Myth & Truth #1
The myth: Slavery began in America with white men.
Owens says that most American children are taught in school that slavery began with colonial white men in America and that this belief feeds the toxic narrative that white men are historically evil and should forever owe a debt because of it.
The truth: Slavery has existed everywhere in the world since humanity began.
According to Owens, even Native Americans practiced slavery centuries before white Europeans arrived on the continent. Owens calls out the double standard that slavery is forgiven if it was brown-skinned people enslaving other brown-skinned people or brown-skinned people enslaving white-skinned people but that we continue to punish white people for doing the exact same thing.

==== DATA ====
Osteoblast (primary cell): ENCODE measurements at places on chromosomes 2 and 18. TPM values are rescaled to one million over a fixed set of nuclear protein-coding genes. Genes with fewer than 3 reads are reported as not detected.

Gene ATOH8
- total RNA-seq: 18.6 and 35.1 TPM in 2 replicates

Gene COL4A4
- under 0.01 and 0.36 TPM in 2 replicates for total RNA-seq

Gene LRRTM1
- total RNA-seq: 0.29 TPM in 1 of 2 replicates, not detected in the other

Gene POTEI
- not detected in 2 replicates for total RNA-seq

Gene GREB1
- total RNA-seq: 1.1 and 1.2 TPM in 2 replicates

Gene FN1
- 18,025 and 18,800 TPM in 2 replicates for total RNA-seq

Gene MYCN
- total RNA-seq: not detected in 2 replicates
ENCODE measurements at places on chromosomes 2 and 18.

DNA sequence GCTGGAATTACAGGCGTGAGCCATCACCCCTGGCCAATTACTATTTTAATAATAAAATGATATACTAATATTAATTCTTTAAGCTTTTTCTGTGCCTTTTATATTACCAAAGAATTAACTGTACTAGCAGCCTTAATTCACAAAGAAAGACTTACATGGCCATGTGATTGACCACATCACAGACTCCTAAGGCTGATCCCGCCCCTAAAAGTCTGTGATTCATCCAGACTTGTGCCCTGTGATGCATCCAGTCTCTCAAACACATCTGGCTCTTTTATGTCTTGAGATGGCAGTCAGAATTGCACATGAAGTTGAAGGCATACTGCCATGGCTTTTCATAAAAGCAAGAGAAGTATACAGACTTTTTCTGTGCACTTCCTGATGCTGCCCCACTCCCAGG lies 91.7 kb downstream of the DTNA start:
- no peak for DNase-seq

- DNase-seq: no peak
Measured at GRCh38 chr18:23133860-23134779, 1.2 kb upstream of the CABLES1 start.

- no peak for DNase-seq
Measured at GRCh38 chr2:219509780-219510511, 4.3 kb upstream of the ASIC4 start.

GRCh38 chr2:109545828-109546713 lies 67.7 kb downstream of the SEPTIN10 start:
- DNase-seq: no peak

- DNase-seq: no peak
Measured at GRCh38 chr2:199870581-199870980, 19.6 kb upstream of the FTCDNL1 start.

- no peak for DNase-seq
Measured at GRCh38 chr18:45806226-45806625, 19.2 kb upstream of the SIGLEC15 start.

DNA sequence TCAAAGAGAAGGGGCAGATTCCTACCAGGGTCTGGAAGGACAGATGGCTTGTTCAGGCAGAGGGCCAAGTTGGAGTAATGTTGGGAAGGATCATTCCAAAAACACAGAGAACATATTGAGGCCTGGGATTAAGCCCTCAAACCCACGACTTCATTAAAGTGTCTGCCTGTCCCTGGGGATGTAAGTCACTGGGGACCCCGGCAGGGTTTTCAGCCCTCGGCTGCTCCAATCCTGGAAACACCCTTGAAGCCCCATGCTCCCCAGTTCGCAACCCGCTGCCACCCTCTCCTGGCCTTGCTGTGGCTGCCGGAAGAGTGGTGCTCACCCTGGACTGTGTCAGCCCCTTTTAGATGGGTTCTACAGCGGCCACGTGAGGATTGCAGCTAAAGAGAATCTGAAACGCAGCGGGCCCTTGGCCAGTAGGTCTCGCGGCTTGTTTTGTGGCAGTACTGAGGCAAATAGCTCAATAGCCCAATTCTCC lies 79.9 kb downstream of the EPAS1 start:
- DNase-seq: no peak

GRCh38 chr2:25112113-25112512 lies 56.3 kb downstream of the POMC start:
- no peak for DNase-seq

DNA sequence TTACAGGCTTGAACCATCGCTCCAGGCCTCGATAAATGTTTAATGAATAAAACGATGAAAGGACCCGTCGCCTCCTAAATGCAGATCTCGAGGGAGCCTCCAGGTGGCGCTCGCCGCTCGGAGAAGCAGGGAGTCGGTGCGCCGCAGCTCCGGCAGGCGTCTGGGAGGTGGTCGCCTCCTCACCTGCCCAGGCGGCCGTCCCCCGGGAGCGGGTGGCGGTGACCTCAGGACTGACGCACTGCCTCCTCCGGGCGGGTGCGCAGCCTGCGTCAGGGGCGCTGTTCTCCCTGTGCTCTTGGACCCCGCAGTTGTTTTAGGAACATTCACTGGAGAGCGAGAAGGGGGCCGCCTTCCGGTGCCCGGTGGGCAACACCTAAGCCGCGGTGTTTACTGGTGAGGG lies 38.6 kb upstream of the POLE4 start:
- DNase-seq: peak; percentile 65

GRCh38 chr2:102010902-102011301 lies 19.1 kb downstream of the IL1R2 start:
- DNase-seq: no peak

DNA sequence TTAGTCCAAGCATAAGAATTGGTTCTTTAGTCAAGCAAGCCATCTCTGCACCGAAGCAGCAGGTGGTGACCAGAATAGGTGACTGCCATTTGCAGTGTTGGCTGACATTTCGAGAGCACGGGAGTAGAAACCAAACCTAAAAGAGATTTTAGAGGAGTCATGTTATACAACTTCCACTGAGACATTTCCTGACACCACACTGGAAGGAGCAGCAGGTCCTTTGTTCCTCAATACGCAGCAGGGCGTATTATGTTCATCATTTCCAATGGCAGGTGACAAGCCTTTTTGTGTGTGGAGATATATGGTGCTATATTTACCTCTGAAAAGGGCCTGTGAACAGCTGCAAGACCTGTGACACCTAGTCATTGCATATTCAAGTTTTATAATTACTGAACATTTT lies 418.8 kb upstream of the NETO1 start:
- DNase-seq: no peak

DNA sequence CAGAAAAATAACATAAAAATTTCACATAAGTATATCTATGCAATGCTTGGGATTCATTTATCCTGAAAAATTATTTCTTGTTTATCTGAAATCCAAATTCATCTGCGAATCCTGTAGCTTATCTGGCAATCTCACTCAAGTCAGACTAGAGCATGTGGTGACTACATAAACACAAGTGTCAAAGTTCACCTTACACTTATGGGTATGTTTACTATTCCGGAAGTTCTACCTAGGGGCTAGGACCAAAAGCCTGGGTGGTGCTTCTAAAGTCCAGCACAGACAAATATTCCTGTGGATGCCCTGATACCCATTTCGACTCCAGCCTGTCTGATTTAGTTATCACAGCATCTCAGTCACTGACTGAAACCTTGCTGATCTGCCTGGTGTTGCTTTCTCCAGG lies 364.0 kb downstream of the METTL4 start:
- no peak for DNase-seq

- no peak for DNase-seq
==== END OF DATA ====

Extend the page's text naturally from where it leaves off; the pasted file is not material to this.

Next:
(Shortform note: African slaves were first brought to the British colonies in America in 1619, about a hundred years after the trans-Atlantic slave trade began. By the time the slave trade ended in the late 1800s, around 12 million Africans had been uprooted. Of all the countries that imported slaves, the U.S. took in the fewest—around 300,000 slaves were taken to mainland North America, one million went to Spain, three million went to Great Britain, and nearly six million went to Brazil. These numbers support Owens’s argument that white Americans were neither the first nor the largest participants in slavery, but critics would argue that this defense is a form of “whataboutism”—a logical fallacy that deflects responsibility by pointing to a seemingly worse offense committed by someone else.)